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Current Rating 9.11/10 | 9 Votes

Woody Allen now lives in a hermetically sealed cinematic universe, unconcerned with gaining new fans and generally creating a disturbing cult, one which accepts Allen as a cultural phenomenon along the lines of Star Trek, which makes me wonder how he ever became popular and well-known in the first place. A movie like Sleeper provides some answers (though not as many as, say, Annie Hall, one of Allen's few films totally accessible to non-neurotic outsiders) - equal parts buffoonish slapstick and clever one-liners, it actually brings the outside world to Woody rather than sticking to that mystical land where, inexplicably, 20-year-old females line up to worship him and the neuroses never change.

One of Allen's few non-dramatic films to take narrative risks, Sleeper blasts him from 1973 to 2173. Awakening to discover his ulcer operation went horribly wrong, leaving him cryogenically frozen for 200 years, Allen is quickly pressed into counter-revolutionary service and left to bumble about in a hostile environment just full of props and set gags. After a false start (the Woody-less opener almost resembles one of those humorless 70s anti-authority screeds), the film quickly gets its feet and plows through another brisk outing. If the laughs can seem a bit forced (the primary Keaton influence here isn't Diane, but Buster) and out of place, it's too fast and funny to mess with. Allen's in typically good form, Diane Keaton (as always) annoys the shit out of me and is therefore cast appropriately, and the rest of the cast is typically insignificant.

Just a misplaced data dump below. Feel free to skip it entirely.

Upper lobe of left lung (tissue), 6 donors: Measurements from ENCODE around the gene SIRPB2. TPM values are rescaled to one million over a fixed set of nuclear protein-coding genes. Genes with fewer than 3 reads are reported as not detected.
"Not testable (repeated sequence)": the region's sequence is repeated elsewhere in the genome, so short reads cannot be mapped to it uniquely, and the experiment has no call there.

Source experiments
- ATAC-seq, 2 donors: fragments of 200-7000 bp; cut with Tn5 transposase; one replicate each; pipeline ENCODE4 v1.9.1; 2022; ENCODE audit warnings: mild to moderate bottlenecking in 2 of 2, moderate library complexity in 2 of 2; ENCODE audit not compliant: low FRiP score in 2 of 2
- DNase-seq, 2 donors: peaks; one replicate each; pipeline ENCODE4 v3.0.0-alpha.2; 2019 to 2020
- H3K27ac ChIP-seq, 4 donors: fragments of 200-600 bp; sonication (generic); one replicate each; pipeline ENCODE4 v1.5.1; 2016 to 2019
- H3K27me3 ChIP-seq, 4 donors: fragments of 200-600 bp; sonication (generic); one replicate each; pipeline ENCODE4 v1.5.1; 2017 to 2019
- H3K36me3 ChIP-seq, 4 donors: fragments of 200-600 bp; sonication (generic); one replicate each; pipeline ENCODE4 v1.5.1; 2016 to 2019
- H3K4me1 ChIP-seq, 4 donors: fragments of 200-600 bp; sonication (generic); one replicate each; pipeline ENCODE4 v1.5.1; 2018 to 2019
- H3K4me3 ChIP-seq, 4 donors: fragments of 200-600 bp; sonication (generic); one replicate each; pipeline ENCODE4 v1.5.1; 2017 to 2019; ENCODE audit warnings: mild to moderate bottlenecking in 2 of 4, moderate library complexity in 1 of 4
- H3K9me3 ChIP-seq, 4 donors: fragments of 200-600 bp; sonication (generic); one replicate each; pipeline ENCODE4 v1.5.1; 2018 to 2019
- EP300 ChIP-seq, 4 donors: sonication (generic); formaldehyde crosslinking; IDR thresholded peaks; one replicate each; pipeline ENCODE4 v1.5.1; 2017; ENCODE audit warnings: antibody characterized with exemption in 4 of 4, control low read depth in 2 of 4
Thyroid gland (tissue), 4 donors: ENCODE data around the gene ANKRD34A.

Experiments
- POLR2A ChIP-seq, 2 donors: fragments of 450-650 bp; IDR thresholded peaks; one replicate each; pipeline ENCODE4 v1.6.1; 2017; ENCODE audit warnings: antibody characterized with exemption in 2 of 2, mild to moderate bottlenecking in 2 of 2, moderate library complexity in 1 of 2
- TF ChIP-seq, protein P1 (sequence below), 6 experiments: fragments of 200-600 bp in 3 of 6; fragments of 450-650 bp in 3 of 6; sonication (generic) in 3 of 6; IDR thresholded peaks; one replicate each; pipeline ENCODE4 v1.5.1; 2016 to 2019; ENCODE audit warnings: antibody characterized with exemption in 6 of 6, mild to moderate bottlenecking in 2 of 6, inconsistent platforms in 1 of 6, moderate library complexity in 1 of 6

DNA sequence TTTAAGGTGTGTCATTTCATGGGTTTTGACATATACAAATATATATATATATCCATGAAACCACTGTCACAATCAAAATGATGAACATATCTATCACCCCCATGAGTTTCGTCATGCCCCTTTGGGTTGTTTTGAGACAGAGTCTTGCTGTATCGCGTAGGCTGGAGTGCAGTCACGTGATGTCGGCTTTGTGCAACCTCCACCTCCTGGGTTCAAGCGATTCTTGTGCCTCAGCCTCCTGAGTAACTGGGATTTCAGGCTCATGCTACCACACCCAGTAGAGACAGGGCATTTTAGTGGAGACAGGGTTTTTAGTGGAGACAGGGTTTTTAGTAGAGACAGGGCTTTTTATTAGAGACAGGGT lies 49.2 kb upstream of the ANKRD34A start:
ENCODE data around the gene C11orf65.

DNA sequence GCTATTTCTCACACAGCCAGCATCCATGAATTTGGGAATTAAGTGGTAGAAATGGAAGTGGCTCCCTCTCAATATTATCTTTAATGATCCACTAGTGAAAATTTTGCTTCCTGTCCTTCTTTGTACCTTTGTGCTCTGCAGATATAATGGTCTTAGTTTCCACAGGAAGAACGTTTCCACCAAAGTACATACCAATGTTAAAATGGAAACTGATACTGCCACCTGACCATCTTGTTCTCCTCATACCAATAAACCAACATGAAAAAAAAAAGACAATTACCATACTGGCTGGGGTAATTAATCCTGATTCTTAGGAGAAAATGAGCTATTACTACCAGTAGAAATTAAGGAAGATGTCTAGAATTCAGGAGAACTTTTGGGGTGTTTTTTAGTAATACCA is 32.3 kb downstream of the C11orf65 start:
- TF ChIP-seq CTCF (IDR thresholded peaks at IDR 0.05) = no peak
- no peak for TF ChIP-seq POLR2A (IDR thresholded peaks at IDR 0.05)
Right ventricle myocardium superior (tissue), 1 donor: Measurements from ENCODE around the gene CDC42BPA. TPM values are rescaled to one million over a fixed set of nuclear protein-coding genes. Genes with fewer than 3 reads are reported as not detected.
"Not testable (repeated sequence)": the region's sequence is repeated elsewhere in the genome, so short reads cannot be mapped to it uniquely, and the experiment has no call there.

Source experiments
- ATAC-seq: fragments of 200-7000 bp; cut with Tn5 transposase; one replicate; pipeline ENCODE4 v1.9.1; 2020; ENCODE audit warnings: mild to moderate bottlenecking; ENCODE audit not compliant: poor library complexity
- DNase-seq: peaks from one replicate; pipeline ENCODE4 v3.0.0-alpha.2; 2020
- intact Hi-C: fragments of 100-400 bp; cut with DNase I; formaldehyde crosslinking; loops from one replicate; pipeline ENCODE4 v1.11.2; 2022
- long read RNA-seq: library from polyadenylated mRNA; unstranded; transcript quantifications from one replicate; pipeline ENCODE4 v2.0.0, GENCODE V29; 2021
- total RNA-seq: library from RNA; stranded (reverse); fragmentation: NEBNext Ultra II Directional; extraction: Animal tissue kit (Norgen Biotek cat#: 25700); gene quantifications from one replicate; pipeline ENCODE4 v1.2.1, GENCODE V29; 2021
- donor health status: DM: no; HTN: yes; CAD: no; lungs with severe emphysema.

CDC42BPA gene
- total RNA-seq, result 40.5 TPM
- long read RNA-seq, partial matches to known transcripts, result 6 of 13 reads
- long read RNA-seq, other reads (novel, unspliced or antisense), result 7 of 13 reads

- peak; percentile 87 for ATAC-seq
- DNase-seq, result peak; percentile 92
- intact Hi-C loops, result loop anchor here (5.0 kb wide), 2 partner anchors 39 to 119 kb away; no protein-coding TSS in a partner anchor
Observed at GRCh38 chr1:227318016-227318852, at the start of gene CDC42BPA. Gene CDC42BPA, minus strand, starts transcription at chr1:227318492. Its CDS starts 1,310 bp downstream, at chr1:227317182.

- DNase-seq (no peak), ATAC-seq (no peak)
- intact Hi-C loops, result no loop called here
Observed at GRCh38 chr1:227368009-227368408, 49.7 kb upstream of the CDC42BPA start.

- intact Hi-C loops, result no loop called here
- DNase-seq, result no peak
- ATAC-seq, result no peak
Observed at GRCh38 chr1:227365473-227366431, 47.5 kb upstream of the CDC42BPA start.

What's interesting about Sleeper is that it's the closest Allen's ever come to making a Grand Statement about his Beliefs, which are stated quite clearly to Keaton in the movie: God is dead, politics are insignificant, and only sex and death are interesting and important (only later would the Judaism fetish resurge, rising dormant from his essays). Allen wanted a 3-hour movie, the first half depicting his life before being frozen, and presumably that would have hammered the point across even more clearly. The time period, ultimately, makes no difference aside from offering new ways for Woody to trip up: in both times, he's equally alienated, self-loathing and unloved, or at least perceives himself that way. For a movie that's pretty funny, it's kind of depressing too. Aside from that, this movie also has the greatest cunnilingus one-liner I've ever heard: "Be quiet and eat your shiksa!" Though liking Allen might make you a dork, Sleeper is pretty friendly territory for all, and equally non-essential.

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